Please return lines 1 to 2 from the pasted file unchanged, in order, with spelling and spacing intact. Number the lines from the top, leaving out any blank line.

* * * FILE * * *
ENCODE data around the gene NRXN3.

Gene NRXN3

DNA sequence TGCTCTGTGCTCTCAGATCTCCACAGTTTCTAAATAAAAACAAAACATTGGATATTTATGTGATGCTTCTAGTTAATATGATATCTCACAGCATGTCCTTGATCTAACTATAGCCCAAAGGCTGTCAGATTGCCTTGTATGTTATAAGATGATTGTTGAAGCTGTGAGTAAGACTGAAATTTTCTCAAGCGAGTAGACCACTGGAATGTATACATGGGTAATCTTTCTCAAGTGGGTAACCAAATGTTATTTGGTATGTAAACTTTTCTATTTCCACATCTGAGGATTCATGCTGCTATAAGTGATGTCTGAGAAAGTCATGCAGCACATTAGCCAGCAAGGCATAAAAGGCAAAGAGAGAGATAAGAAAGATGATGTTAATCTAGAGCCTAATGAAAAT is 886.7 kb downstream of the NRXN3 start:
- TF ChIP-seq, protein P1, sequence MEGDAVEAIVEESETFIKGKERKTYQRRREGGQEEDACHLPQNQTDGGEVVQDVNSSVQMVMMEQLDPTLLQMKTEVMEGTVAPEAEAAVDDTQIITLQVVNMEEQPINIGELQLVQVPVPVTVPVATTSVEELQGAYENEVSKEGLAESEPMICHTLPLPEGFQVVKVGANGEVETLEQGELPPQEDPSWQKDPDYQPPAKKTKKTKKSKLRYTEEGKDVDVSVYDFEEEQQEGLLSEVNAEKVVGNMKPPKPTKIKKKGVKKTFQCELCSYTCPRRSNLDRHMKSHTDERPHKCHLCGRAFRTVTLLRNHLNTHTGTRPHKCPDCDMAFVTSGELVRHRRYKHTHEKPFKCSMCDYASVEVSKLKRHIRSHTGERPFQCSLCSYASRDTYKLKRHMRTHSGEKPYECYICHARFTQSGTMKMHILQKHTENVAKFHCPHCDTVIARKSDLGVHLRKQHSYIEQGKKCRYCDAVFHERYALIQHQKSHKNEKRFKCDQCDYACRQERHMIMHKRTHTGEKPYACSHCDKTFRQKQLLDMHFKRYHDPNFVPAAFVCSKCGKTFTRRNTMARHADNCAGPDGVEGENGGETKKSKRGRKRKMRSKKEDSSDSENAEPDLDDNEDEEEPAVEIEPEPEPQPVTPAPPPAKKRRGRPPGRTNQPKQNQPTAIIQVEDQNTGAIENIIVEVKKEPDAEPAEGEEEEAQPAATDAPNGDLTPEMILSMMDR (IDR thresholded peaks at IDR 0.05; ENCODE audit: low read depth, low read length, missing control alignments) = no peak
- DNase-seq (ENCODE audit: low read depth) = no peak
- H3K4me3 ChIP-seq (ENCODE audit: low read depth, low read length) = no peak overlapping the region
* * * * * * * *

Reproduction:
ENCODE data around the gene NRXN3.

Gene NRXN3